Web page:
CVE-2021-24092: 12 Years in Hiding – A Privilege Escalation Vulnerability in Windows Defender

Executive Summary

In this post, we disclose a severe vulnerability in Windows Defender that allows attackers to escalate privileges from a non-administrator user. Windows Defender is deeply integrated into the Windows operating system and is installed by default on every Windows machine (more than 1 billion devices).

Privileged services on Windows or in Windows components may contain bugs that enable malicious escalation of privileges. Attackers often use such vulnerabilities to carry out sophisticated attacks. Security products ensure device security and are supposed to prevent such attacks from happening, but what if the security product itself introduces a vulnerability? Who’s protecting the protectors?

Microsoft patched the vulnerability in Windows Defender and released a fix on February 9th. Prior to the fix, the vulnerability had remained undiscovered for 12 years, probably due to the nature of how this specific mechanism is activated.

SentinelOne isn’t aware of any indication that this flaw has been exploited in the wild; nevertheless, all SentinelOne customers are protected from this vulnerability.

I Was Never Here…

The driver BTR.sys (the driver’s internal name) is part of the remediation process within Windows Defender. It is responsible for deleting file system and registry resources created by malicious software from kernel mode.

When loaded, the driver first creates a handle to a file that contains the log of its operations when activated. The problem resides in the way the driver creates the handle to this particular file, as you can see below:

The register r14d was previously xored with itself, which means it contains zero, so the CreateDisposition parameter gets the constant: FILE_SUPERSEDE.

FILE_SUPERSEDE is considered as a transaction that first deletes the original file and then creates a new file. You can notice that there is no verification whatsoever whether or not this file is a link. Thus, creating a link at C:\Windows\Temp\BootClean.log would allow attackers to overwrite arbitrary files. The link is supposed to point to the file we want to overwrite. For example:

  1. Create a hard link that points to notepad.exe.
  2. Simulate the load of BTR for demonstration purposes, normally loaded by Windows Defender during certain remediation phase.
  3. Notepad.exe is overwritten, not valid PE anymore.

We ran the following query on VirusTotal:

Surprisingly, we found versions of this driver containing the bug and signed by Microsoft as far back as 2009. For instance:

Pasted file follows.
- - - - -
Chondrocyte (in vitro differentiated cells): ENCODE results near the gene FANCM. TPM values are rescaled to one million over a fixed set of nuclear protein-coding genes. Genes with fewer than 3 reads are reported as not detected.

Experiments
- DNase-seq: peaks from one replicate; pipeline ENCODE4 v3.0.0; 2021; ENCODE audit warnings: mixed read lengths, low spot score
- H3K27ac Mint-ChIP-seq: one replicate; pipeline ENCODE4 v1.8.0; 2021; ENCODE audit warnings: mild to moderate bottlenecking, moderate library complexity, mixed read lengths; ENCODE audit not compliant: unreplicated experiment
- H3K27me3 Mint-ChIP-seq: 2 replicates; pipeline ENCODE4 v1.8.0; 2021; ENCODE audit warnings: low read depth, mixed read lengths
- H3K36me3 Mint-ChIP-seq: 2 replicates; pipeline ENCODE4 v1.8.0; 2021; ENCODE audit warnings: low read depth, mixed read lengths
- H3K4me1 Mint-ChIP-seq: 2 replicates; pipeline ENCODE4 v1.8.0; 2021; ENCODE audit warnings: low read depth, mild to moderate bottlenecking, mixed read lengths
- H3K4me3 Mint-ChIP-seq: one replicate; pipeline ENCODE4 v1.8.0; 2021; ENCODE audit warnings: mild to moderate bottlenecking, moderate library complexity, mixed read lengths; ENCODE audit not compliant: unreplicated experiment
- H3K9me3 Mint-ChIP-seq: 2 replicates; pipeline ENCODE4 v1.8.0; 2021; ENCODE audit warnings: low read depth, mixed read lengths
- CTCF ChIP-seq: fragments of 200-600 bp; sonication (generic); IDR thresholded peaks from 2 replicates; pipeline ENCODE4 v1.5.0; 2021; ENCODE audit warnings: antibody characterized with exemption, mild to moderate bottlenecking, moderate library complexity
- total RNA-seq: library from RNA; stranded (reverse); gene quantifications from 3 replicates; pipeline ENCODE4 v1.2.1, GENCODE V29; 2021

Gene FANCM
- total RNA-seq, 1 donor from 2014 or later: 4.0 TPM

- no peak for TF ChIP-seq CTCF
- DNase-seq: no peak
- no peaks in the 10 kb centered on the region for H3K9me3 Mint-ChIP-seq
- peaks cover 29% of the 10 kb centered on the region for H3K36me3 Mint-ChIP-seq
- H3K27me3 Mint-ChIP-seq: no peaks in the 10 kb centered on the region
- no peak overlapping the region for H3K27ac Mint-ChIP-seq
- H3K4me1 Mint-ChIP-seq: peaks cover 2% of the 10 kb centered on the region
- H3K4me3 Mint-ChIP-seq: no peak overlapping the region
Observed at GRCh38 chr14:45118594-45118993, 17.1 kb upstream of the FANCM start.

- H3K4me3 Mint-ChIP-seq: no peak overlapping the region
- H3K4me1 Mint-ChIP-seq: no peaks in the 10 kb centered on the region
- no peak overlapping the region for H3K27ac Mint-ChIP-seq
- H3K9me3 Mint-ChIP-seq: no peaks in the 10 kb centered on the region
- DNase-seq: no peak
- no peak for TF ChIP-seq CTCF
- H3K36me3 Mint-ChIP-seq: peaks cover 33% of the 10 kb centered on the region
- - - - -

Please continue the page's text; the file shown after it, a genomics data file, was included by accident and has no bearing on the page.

SHA 256 0463f8b5bd31cd1bcfe27fe00ee3cb09ef76a9a78ce0c064b6f69f7febc630f9
SHA 1 88e1668ea5a9e6e476c52a9dc629934b281e38ac

SHA 256 55d998973c182c395b5407a42b63dbb528c65d829a7af6cd08797b0ede631eef
SHA 1 019bd0060d4b4ad8c417d9e28e1fda361e85fb55

SHA 256 174122a837338648a1d88263e118781d912ae566d7f7711f08792a54028d5021
SHA 1 d45705e4566dbe9eaa7155a7296e637bedec7c70

SHA 256 c447a47c5246453c5655e6d1716f0954662fc185f28645681509d1366915cd4b
SHA 1 f0be713fcb0c766f62746273aedafbca909387b3

SHA 256 8df74468e26f7756b2ff5e75e1d83345226882a8ae2da08e251963c819ca3c5c
SHA 1 9a3d727c131308f59bc4e804fe1b79d907684b61

The bug may have existed prior to 2009, but VirusTotal only allows you to search for files uploaded within a limited time period.

We assume that this vulnerability remained undiscovered until now because the driver is normally not present on the hard drive but rather dropped and activated when needed (with a random name) and then purged away.


Machines that run an updated version of Windows Defender are protected against CVE-2021-24092. Recent versions of Windows 10, when updated, are protected against EoP exploits using native hard links.

Microsoft Advisory: CVE-2021-24092


Of course, while it seems like the vulnerability hasn’t been exploited, bad actors will probably figure out how to leverage it on unpatched systems. Additionally, since the vulnerability is present in all Windows Defender versions starting from around 2009, it’s likely that numerous users will fail to apply the patch, leaving them exposed to future attacks.

SentinelOne’s customers are protected from this vulnerability as this driver won’t be loaded when the SentinelOne agent is installed.

Using such a vulnerability to run code is often more tricky but not impossible; certain primitives are needed to be utilized, but this can still be used for various malicious activities such as disabling security products.

Disclosure Timeline

Nov 16, 2020 – Initial report sent to MSRC.
Nov 16, 2020 – Initial response from MSRC stating they’re looking into it.
Nov 30, 2020 – MSRC acknowledged that they reproduced the bug and started working on it.
Feb 09, 2021 – MSRC Released a patch.

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